Sunday, May 27, 2012


I've made it up to the mountains again.  It's quiet and cool and I've seen quail already.  I plan on doing some hiking.  If I get a chance to just sit and think with a lot of coffee in me I think I'm right on the cusp of a cool system you all might like.  Here are a few ideas I had since my last post:

What We're Fighting For
I know folks have different ideas about what hit points represent.  I prefer to keep them loosely connected to physical health and wounds.  But what if after a festival, wedding, or Ewok-style victory party characters got boon hit points that would last until lost (in other words they don't heal back.)?  Maybe half the character's current total if they are low level.  I think it would give a sense that the positive, productive events that happen in the dire borderlands are worthwhile and make players look forward to them more, as they give a protective glow long after the last lanterns are put out.

Burnt Forest Wilderness
A forest that has suffered a fire is very different than the norm and can take years to recover.  I know it's part of the biological cycle but the burnt forest looks grim.  Visibility is much higher with all the low hanging branches and underbrush gone.  Only changes in elevation get in the way of seeing quite far.  I think getting lost should be harder and missile combat easier in burnt forest.  Foraging should be harder but hunting might be easier as deer and game moving through the area would be easier to see.  I think it would be cool to have different monsters to encounter: wounded dryads and things that utilize the burnt landscape for camouflage (see this post from last year).


  1. I find both these thoughts very interesting. I once ran a forest fire in my game, and it had a profound impact on how the players interacted with the area afterward.

    My first instinct is to try to find a different mechanic than hit points to reflect the afterglow effect, but really it's the way to go for something like that.

  2. The burnt forest could be a really cool setting, whether it's fresh and still smoldering or years later as it recovers. My players would probably immediately think "Dragon!" but of course that's just one way to tie it in to the current adventure or the history of the campaign area. Even if it has nothing to do with anything "important," it gives a great sense of desolation and foreboding, or the cycle of death and rebirth, depending on how you spin it.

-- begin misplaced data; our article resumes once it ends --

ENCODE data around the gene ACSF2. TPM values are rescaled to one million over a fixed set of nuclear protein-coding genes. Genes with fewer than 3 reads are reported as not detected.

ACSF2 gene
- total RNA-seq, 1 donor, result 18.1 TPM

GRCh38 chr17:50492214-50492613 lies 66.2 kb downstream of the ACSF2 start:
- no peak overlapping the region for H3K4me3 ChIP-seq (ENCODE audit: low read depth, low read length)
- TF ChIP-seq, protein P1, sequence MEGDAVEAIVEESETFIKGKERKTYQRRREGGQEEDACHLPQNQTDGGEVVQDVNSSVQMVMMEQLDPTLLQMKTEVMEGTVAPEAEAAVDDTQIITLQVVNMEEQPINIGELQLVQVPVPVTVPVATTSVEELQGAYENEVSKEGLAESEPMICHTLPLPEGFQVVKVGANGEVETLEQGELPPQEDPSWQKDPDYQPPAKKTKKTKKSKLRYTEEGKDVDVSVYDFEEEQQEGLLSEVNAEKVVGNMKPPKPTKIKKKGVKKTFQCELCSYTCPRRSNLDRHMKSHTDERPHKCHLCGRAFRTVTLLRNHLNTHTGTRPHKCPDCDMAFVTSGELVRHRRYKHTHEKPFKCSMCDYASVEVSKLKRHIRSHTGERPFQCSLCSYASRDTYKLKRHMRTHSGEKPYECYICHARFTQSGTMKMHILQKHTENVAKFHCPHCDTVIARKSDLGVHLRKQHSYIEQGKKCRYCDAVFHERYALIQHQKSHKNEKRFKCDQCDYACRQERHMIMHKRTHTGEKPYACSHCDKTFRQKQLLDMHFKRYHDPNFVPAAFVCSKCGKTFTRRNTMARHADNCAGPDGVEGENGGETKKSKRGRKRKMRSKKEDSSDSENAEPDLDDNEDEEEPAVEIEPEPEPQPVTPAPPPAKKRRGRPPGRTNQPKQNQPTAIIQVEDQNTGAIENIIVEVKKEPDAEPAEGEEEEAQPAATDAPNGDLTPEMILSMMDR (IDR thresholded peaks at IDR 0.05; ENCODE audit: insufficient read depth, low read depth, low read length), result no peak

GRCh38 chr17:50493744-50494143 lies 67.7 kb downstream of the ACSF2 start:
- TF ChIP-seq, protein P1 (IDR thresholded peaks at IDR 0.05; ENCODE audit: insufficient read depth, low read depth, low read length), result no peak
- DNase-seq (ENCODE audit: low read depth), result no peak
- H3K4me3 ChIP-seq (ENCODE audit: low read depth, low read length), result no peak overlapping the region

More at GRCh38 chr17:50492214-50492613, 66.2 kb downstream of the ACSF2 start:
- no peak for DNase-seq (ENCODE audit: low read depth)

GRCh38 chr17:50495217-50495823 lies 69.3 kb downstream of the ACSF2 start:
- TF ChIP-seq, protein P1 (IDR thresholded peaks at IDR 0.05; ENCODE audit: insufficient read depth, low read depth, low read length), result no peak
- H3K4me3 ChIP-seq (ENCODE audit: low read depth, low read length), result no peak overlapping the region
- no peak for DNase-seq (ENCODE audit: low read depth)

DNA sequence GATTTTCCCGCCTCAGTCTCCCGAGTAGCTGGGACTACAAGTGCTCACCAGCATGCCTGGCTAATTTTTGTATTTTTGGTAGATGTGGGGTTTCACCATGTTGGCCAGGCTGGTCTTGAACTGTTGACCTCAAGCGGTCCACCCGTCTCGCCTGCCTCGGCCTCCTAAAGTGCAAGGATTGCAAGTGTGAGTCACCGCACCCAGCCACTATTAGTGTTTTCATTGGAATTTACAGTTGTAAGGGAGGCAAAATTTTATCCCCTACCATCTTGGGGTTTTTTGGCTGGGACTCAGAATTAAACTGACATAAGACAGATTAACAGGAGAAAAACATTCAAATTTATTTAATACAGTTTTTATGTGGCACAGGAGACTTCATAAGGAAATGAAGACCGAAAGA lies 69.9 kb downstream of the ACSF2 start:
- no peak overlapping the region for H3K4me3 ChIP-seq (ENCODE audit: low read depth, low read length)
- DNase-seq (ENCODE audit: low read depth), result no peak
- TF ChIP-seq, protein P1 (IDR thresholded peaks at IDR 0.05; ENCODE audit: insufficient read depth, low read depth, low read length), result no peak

3. There's a tendency to think of wilderness as static, but it's anything but. Thinking also about the flooding of the Amazon and how that changes things (suddenly there is no land, and you can interact with the lower layer of canopy directly from your boats), avalanche season in the Alps, hot dry winds off the desert or withering Siberian blasts. Calving glaciers that might reveal stuff that'd been locked up in the ice for millenia.

    The underground cities of Derinkuyu and Kaymakli get mentioned periodically, but not the really striking region they're in: Cappadocio is a big region of easily-carved volcanic ash. People dig their houses out of the "fairy chimneys" formed by water runoff. Which is great and picturesque and fantastical except that the houses are wildly unstable: if you get a hard winter freeze, ice gets into the porous rock and levers it apart. When the thaw comes, there are landslides alk over the place, so as a result when you visit those fairy chimney houses you can see not only windows and doors cut into the cliffs but also halves of abandoned living rooms and bathrooms and corridors, where the thaw has taken a chunk of someone's house away.

    Re HP; I love it. Works something like permanent SAN gain when you triumph against the monsters on CoC. I once (only once) had a CoC character who refused to follow the death spiral built into the game: he kept making net SAN gains. I've been thinking of turning HP into a proper "luck" stat and rolling against it etc, allowing permanent losses.... have you seen Zzarchov's NGR? Very interesting approach for this.

  4. Thanks for the comments, all. I really like packing more interesting exploration into the same space so the idea of seasons or catastrophes affecting a landscape is really cool. In fact I'm not sure why I wasn't thinking of it sooner, probably because I was struggling with the abstract idea of wilderness in my mind.

    @Richard: Cappadocia sounds fascinating from what I've seen would like to see it some day. I've seen NGR but it's been a while and The pdf he kindly gave me is down the hill. But my initial reaction to luck stats is that I don't like how they give players a mechanic to change things that have already happened rather than forcing them to interact with the world through careful choices. There seems to be some fuzzy new school/old school line that's crossed there for me.